The number of employment tribunals concerning menopause has quadrupled since 2018, according to new research.
The Menopause Experts Group analysed court records and found that there were 16 tribunals that cited menopause last year, up from six in 2019 and just five in 2018, with 20 expected over the course of a full year for 2021 if the rate continued.
Menopause was mentioned eight times in tribunals in 2017, but has featured 116 times in the first six months of 2021, which is equal to a 25-fold increase. In addition, there have been 43 employment tribunals referencing it since April 2017. There were also six cases in the last nine months of 2017 compared with 10 in the first six months of 2021.
One tribunal heard how an employee was told by her boss that it was “no big deal” that she would face the condition at the age of 37 and no longer be able to conceive children, while another claimant who faced 12 hot flushes a day and was awakened from sleep eight times nightly by night sweats was ruled disabled by reason of the menopause.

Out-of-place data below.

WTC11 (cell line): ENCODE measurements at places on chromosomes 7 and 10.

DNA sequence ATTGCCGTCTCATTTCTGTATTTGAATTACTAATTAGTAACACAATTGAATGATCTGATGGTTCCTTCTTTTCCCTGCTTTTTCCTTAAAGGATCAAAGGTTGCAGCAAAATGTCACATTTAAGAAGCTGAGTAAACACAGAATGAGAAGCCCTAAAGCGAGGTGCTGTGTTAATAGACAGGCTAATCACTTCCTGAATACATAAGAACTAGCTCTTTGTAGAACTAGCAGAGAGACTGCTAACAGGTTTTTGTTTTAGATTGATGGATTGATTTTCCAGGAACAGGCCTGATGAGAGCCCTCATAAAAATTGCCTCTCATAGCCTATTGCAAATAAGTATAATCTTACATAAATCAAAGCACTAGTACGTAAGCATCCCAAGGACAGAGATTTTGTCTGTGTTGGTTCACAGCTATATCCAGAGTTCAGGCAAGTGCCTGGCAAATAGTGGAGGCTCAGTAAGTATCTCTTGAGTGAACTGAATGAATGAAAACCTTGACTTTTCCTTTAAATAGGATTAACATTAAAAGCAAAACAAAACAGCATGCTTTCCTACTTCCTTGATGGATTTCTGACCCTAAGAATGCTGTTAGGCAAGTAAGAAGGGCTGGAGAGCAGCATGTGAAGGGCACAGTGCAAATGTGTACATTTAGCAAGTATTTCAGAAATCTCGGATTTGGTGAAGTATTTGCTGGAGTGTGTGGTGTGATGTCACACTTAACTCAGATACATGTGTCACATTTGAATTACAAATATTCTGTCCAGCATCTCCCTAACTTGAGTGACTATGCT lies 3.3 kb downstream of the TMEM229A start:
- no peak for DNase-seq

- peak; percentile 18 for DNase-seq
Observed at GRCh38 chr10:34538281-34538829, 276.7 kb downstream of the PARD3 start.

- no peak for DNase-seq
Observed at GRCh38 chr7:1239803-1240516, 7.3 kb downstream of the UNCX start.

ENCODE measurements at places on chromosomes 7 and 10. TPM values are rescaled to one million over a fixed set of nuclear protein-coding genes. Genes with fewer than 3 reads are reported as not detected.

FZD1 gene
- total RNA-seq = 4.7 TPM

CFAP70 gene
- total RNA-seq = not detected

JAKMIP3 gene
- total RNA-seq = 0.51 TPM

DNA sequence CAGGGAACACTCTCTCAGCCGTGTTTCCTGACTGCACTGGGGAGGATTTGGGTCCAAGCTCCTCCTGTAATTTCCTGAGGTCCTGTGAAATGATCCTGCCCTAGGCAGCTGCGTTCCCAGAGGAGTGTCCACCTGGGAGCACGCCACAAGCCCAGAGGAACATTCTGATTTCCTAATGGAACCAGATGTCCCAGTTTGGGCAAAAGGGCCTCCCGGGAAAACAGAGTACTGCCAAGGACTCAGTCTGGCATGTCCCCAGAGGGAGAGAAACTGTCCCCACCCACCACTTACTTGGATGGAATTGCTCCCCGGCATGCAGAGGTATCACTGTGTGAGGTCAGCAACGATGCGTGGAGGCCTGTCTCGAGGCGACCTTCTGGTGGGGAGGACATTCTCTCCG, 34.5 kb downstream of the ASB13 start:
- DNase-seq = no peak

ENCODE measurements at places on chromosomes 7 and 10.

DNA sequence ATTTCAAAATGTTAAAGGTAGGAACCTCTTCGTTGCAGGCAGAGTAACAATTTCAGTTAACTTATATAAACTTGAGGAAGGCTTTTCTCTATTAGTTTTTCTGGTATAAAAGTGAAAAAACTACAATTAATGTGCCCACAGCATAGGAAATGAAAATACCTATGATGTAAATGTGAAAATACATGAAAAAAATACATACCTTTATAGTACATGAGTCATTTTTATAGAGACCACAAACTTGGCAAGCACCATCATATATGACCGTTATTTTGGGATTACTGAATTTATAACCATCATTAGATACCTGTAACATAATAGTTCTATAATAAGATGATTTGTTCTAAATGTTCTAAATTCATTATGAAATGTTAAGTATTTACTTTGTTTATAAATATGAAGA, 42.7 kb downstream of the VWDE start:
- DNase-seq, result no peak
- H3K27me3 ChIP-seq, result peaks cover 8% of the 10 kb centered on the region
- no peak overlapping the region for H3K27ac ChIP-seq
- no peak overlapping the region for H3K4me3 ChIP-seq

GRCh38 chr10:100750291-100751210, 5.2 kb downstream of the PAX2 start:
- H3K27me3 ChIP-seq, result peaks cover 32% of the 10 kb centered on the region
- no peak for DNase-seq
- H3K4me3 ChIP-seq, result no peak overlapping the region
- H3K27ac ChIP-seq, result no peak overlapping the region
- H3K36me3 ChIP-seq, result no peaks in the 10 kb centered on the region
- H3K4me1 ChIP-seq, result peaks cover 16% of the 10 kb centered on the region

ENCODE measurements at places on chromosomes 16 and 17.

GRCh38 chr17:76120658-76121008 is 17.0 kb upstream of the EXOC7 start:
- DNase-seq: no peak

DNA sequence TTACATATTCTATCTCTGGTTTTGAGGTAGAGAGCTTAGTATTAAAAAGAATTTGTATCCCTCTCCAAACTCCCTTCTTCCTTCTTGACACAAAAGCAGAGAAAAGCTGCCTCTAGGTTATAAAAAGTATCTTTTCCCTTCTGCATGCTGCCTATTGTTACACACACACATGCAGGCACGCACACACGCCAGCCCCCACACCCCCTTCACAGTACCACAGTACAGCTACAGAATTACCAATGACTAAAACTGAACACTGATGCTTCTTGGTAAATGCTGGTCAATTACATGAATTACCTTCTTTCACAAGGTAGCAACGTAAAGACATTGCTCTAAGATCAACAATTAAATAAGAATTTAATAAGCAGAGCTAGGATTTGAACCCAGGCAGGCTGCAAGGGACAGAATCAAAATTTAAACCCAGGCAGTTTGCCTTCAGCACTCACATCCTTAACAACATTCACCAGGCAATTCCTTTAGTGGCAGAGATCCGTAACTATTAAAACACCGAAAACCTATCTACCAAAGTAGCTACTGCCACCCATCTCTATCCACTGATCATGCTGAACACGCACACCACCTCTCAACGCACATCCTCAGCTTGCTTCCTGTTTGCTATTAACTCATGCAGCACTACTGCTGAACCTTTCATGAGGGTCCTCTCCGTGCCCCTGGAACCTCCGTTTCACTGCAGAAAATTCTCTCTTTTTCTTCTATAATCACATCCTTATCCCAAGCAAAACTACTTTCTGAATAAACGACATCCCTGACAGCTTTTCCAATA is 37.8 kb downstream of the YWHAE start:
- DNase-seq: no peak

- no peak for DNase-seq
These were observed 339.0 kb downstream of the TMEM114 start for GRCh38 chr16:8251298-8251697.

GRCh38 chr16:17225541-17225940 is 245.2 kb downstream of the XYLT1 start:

Adam Pavey, employment lawyer and non-executive director at Menopause Experts Group, believes that the data shows there has been a “significant” increase in menopause-related employment issues, and said it was concerning how many employees feel they have faced discrimination this way.
He explained that improved education and information means that women feel better informed and more empowered to raise concerns about menopause-related discrimination, but the law in this area is too far behind the reality.
“The lack of consistency from tribunals as to whether menopause is an issue of disability or sex discrimination is cause for concern. Employers and employees need clarity so this can be tackled proactively. We urgently need decisions from the appeal courts as this lack of clarity will continue until we see some real guidance in this area,” Pavey added.